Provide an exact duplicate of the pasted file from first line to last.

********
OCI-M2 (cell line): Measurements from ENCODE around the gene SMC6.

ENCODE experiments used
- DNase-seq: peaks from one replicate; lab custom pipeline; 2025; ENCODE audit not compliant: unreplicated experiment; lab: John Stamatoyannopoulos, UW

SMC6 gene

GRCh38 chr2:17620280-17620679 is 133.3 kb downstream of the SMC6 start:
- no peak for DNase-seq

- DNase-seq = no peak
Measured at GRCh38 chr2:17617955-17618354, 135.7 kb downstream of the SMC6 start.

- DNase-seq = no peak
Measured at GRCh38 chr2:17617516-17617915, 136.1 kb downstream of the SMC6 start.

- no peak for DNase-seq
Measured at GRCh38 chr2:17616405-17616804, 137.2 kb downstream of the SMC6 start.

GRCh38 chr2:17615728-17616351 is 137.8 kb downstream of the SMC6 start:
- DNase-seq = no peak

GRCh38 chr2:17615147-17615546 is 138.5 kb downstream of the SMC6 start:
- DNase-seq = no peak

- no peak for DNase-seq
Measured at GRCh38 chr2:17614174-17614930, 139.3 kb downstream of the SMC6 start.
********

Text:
OCI-M2 (cell line): Measurements from ENCODE around the gene SMC6.

ENCODE experiments used
- DNase-seq: peaks from one replicate; lab custom pipeline; 2025; ENCODE audit not compliant: unreplicated experiment; lab: John Stamatoyannopoulos, UW

SMC6 gene

GRCh38 chr2:17620280-17620679 is 133.3 kb downstream of the SMC6 start:
- no peak for DNase-seq

- DNase-seq = no peak
Measured at GRCh38 chr2:17617955-17618354, 135.7 kb downstream of the SMC6 start.

- DNase-seq = no peak
Measured at GRCh38 chr2:17617516-17617915, 136.1 kb downstream of the SMC6 start.

- no peak for DNase-seq
Measured at GRCh38 chr2:17616405-17616804, 137.2 kb downstream of the SMC6 start.

GRCh38 chr2:17615728-17616351 is 137.8 kb downstream of the SMC6 start:
- DNase-seq = no peak

GRCh38 chr2:17615147-17615546 is 138.5 kb downstream of the SMC6 start:
- DNase-seq = no peak

- no peak for DNase-seq
Measured at GRCh38 chr2:17614174-17614930, 139.3 kb downstream of the SMC6 start.